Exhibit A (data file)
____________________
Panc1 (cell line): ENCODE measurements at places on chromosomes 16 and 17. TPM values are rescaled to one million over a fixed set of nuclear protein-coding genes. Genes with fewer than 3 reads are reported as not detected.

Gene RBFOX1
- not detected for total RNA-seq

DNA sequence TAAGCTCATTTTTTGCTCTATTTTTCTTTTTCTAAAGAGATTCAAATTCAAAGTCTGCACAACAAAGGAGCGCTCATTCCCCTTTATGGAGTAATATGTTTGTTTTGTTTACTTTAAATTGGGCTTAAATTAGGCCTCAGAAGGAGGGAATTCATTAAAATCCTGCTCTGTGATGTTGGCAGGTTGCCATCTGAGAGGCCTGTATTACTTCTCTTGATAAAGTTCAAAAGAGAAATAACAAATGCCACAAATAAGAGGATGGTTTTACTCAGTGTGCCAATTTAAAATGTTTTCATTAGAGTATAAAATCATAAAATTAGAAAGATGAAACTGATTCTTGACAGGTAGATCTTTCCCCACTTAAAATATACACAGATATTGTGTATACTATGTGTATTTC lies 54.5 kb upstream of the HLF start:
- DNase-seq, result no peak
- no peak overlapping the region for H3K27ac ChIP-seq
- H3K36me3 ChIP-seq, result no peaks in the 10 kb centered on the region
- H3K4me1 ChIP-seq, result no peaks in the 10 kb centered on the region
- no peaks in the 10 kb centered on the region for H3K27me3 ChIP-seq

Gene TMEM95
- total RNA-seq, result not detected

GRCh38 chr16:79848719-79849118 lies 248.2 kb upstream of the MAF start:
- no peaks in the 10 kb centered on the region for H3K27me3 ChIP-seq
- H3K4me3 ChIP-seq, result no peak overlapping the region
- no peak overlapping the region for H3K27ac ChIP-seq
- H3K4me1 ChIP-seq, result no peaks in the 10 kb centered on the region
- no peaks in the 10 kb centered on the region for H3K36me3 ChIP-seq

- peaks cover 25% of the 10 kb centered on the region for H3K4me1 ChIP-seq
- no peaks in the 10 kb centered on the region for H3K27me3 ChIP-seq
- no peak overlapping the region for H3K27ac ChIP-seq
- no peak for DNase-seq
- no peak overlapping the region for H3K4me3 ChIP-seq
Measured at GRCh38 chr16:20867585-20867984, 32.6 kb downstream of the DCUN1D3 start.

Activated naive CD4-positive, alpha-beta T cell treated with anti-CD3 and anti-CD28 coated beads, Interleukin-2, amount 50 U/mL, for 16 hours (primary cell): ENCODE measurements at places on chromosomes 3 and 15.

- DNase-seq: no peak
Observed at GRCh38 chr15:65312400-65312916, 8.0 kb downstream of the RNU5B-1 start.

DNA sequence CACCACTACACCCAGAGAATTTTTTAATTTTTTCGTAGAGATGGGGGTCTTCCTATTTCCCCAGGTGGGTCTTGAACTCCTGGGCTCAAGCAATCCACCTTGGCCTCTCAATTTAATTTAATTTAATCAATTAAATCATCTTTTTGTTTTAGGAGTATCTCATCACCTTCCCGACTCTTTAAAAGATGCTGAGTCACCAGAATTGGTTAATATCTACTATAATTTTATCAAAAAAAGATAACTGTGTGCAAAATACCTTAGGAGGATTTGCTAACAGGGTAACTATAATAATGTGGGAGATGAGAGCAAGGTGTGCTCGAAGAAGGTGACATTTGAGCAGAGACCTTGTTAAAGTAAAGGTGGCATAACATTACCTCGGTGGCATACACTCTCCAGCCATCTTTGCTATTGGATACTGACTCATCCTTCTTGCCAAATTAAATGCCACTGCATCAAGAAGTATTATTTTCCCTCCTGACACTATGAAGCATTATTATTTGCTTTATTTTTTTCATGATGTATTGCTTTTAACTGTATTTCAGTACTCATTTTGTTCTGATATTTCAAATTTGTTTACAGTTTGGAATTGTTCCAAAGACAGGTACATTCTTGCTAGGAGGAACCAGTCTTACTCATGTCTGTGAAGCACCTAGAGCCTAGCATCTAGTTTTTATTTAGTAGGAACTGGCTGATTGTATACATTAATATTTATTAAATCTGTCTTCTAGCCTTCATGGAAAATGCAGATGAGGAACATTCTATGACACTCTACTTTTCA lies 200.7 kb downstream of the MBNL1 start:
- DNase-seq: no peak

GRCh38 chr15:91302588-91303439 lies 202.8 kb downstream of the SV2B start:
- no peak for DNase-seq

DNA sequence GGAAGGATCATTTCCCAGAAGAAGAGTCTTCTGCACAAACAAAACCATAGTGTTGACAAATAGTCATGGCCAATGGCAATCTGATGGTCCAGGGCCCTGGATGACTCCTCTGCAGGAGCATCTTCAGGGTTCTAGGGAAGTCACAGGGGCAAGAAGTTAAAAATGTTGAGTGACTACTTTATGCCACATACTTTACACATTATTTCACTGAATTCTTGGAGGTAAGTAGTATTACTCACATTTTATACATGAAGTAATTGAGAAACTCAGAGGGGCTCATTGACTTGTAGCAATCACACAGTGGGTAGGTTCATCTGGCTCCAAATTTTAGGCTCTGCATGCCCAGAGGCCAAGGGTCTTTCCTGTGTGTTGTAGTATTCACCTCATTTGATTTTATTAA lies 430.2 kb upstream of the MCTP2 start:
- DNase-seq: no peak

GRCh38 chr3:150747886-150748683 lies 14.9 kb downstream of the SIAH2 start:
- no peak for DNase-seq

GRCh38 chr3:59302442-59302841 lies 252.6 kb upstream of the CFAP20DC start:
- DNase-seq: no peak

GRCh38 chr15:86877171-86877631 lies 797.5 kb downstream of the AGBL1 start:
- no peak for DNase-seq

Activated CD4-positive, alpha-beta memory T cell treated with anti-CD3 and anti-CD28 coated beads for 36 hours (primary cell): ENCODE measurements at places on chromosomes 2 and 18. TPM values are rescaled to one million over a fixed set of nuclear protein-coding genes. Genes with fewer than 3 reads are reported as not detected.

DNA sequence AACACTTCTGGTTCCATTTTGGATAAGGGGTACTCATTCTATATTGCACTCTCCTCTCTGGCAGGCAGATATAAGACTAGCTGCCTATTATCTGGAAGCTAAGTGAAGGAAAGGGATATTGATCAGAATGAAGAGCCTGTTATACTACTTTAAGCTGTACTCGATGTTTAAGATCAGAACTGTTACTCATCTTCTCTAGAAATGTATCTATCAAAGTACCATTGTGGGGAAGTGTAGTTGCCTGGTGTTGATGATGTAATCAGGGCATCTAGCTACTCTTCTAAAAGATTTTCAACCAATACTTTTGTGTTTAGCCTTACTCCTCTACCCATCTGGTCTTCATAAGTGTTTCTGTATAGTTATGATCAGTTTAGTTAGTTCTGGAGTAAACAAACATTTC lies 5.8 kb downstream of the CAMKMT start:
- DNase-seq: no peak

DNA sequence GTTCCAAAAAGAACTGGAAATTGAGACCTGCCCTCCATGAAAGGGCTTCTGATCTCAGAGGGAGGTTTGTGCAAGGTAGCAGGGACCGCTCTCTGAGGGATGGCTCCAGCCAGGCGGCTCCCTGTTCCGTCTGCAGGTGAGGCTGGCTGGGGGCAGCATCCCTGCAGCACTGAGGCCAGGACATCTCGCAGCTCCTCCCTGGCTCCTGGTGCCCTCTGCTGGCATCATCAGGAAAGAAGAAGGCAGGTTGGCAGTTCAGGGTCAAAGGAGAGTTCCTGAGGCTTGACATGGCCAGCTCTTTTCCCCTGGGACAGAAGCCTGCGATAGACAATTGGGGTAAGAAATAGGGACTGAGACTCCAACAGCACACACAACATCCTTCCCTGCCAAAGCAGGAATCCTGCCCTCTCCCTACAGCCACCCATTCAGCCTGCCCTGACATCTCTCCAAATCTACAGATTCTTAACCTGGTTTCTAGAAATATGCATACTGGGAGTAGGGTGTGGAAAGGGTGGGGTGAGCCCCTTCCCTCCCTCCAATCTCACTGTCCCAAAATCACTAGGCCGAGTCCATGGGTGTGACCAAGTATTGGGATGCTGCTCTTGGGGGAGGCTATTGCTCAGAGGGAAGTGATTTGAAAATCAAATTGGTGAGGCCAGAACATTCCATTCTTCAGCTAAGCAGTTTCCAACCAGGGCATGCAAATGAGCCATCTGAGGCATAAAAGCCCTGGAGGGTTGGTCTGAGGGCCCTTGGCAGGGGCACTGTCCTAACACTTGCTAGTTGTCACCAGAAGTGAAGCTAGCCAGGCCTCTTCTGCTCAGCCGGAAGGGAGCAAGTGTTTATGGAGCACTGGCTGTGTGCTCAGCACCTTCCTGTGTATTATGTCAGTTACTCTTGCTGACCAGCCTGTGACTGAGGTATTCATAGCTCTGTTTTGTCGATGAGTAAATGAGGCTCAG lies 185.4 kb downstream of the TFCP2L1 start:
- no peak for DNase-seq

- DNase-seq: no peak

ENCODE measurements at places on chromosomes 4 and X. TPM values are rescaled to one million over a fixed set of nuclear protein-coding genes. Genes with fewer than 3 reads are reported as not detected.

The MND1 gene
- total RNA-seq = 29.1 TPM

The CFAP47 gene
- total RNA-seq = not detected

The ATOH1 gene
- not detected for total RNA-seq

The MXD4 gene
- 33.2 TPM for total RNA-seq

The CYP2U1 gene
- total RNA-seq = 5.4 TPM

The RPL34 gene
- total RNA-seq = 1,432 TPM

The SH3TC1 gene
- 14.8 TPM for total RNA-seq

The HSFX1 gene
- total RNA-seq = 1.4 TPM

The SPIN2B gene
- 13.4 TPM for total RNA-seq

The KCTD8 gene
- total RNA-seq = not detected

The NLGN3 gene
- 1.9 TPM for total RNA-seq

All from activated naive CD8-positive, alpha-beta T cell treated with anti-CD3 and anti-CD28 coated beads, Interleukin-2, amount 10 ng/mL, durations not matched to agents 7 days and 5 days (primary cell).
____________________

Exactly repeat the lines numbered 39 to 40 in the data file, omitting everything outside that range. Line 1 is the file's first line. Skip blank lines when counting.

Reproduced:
Activated CD4-positive, alpha-beta memory T cell treated with anti-CD3 and anti-CD28 coated beads for 36 hours (primary cell): ENCODE measurements at places on chromosomes 2 and 18. TPM values are rescaled to one million over a fixed set of nuclear protein-coding genes. Genes with fewer than 3 reads are reported as not detected.

DNA sequence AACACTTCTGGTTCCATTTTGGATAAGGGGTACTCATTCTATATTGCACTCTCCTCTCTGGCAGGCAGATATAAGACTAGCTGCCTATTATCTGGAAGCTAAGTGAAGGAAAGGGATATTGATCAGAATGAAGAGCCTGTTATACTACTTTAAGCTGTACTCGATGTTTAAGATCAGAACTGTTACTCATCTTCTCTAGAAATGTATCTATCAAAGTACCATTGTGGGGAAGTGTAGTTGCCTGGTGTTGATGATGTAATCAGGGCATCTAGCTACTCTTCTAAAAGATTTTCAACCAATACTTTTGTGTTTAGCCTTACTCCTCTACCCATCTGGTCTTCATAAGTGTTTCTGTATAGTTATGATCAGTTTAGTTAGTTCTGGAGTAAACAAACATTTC lies 5.8 kb downstream of the CAMKMT start: